President refuses to flee, urges Ukraine to ‘stand firm’

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KYIV, Ukraine (AP) — Russian troops stormed toward Ukraine’s capital early Saturday as explosions reverberated through the city and the president urged the country to “stand firm” against the siege that could determine its future.

He refused American help to evacuate, saying: “The fight is here.”


Hundreds of casualties were reported in the fighting, which included shelling that sliced through a Kyiv apartment building and pummeled bridges and schools.

There also were growing signs that Russia may be seeking to overthrow Ukraine’s government, which U.S. officials have described as Russian President Vladimir Putin’s ultimate objective.


The assault represented Putin’s boldest effort yet to redraw the world map and revive Moscow’s Cold War-era influence. It triggered new international efforts to end the invasion, including direct sanctions on Putin.


As his country confronted explosions and gunfire, and as the fate of Kyiv hung in the balance, Ukraine President Volodymyr Zelenskyy appealed for a cease-fire and warned in a bleak statement that multiple cities were under attack.


“This night we have to stand firm,” he said. “The fate of Ukraine is being decided right now.”


Zelenskyy was urged to evacuate Kyiv at the behest of the U.S. government but turned down the offer, according to a senior American intelligence official with direct knowledge of the conversation.

The official quoted the president as saying that “the fight is here” and that he needed anti-tank ammunition but “not a ride.”


For their part, U.S. defense officials believe the Russian offensive has encountered considerable resistance and is proceeding slower than Moscow had envisioned, though that could change quickly.


The Kremlin accepted Kyiv’s offer to hold talks, but it appeared to be an effort to squeeze concessions out of the embattled Zelenskyy instead of a gesture toward a diplomatic solution.
The Russian military continued its advance, laying claim to the southern Ukraine city of Melitopol.

Still, it was unclear in the fog of war how much of Ukraine is still under Ukrainian control and how much or little Russian forces have seized.


As fighting persisted, Ukraine’s military reported shooting down an II-76 Russian transport plane carrying paratroopers near Vasylkiv, a city 25 miles (40 kilometers) south of Kyiv, an account confirmed by a senior American intelligence official. It was unclear how many were on board. Transport planes can carry up to 125 paratroopers.


The U.S. and other global powers slapped ever-tougher sanctions on Russia as the invasion reverberated through the world’s economy and energy supplies, threatening to further hit ordinary households. U.N.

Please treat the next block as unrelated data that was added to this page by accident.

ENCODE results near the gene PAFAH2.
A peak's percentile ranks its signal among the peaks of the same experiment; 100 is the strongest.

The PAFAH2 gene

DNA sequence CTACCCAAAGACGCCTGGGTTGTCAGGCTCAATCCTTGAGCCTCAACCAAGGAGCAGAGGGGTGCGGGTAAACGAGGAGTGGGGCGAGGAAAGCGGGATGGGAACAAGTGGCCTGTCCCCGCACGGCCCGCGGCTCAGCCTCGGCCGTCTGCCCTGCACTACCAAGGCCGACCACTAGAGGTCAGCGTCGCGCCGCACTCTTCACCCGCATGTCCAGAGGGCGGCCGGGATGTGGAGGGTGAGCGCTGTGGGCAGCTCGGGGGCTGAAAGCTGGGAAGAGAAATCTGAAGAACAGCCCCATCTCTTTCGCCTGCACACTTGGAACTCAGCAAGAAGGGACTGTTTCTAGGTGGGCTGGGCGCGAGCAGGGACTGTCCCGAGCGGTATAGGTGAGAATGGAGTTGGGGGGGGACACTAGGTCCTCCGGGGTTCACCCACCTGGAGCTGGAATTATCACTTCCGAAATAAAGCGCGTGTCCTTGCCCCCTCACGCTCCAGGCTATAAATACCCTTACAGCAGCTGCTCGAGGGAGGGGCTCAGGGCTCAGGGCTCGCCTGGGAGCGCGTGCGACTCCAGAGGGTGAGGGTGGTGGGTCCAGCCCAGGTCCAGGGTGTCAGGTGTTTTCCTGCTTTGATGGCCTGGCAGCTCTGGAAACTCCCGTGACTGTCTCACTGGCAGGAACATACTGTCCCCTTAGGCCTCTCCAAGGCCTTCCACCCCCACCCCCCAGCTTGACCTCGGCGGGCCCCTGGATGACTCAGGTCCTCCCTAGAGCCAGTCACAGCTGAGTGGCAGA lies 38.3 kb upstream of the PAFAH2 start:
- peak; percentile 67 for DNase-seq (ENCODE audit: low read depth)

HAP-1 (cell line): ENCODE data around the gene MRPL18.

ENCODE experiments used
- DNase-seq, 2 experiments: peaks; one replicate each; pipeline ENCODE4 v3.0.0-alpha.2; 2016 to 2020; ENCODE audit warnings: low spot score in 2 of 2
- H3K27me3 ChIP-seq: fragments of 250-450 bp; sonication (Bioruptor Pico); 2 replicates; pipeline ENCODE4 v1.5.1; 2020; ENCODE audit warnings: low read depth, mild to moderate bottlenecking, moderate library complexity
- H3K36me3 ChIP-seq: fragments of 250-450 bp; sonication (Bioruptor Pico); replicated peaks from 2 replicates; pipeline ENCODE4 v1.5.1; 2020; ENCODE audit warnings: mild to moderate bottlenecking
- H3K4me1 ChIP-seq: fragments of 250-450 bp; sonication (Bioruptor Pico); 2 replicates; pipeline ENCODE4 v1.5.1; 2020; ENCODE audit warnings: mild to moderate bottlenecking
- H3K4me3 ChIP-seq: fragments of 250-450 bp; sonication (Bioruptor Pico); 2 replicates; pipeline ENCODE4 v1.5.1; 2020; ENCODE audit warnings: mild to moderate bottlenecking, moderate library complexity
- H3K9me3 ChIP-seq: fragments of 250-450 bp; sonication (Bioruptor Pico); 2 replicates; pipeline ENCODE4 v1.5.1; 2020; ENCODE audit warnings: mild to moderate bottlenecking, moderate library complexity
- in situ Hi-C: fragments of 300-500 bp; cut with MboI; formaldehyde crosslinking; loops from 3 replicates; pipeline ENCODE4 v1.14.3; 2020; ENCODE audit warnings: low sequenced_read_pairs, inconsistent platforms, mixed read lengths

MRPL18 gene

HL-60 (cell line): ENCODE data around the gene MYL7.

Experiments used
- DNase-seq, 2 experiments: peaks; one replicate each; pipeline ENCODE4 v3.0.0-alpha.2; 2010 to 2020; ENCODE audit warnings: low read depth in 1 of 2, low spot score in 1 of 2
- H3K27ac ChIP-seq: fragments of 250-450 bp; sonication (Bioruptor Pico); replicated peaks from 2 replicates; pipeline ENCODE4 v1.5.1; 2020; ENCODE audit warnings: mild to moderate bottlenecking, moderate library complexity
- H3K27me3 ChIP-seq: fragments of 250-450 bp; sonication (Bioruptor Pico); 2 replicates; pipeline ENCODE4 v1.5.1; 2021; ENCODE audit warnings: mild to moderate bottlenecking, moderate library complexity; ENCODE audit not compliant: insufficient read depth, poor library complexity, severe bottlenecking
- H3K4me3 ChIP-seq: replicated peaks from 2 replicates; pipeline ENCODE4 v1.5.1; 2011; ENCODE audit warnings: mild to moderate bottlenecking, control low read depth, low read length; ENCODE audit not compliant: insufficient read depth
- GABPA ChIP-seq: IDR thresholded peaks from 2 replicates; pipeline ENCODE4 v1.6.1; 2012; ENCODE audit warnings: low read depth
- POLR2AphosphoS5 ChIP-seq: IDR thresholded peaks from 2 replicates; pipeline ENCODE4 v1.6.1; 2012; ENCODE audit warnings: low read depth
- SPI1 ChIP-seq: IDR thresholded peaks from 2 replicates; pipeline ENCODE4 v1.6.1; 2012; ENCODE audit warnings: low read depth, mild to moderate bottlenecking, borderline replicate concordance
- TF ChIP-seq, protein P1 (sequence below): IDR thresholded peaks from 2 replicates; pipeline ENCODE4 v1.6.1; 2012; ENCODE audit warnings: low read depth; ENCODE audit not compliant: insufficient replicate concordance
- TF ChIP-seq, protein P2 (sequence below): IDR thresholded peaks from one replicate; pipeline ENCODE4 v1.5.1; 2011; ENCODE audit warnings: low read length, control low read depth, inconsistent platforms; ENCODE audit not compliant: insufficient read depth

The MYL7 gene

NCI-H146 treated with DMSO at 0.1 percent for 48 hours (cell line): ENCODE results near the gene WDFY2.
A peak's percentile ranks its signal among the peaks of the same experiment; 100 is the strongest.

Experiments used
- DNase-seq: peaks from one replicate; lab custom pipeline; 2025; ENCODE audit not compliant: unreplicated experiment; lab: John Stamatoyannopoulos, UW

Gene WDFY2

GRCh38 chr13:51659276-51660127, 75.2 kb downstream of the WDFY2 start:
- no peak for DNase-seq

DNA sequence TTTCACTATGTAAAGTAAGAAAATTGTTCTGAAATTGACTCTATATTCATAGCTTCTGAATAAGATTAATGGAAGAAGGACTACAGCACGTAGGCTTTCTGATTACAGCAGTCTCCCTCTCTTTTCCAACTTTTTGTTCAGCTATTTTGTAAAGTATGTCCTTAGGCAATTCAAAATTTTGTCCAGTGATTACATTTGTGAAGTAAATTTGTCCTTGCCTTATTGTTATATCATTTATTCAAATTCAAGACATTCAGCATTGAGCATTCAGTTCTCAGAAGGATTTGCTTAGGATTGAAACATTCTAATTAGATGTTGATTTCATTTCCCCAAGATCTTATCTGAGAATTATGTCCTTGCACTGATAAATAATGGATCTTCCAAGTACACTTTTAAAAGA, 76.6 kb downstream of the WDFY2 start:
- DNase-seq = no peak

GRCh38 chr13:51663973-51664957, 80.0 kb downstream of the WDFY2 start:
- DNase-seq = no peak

officials said millions could flee Ukraine. Sports leagues moved to punish Russia and even the popular Eurovision song contest banned it from the May finals in Italy.


Through it all, Russia remained unbowed, vetoing a U.N. Security Council resolution demanding that it stop attacking Ukraine and withdraw troops immediately. The veto was expected, but the U.S. and its supporters argued that the effort would highlight Moscow’s international isolation.

The 11-1 vote, with China, India and the United Arab Emirates abstaining, showed significant but not total opposition to Russia’s invasion of its smaller, militarily weaker neighbor.


The meeting exposed Russia-Ukraine frictions, including when Ukrainian Ambassador Sergiy Kyslytsya requested a moment of silence to pray for those killed and asked Russian

Ambassador Vassily Nebenzia to pray “for salvation.” Nebenzia retorted that the remembrance should include people who have died in eastern Ukraine’s Donbas region. Pro-Russian separatists there have been fighting the Ukrainian government, which Russia accuses of abuses. A moment of tense silence did ensue.


NATO, meanwhile, decided to send parts of the alliance’s response force to help protect its member nations in the east for the first time. NATO did not say how many troops would be deployed but added that it would involve land, sea and air power.


Day Two of Russia’s invasion, the largest ground war in Europe since World War II, focused on the Ukrainian capital, where Associated Press reporters heard explosions starting before dawn. Gunfire was reported in several areas.


A large boom was heard in the evening near Maidan Nezalezhnosti, the square in central Kyiv that was the heart of protests which led to the 2014 ouster of a Kremlin-friendly president. The cause was not immediately known.
Five explosions struck near a major power plant on Kyiv’s eastern outskirts, said Mayor Vitaly Klitschko. There was no information on what caused them, and no electrical outages were immediately reported.

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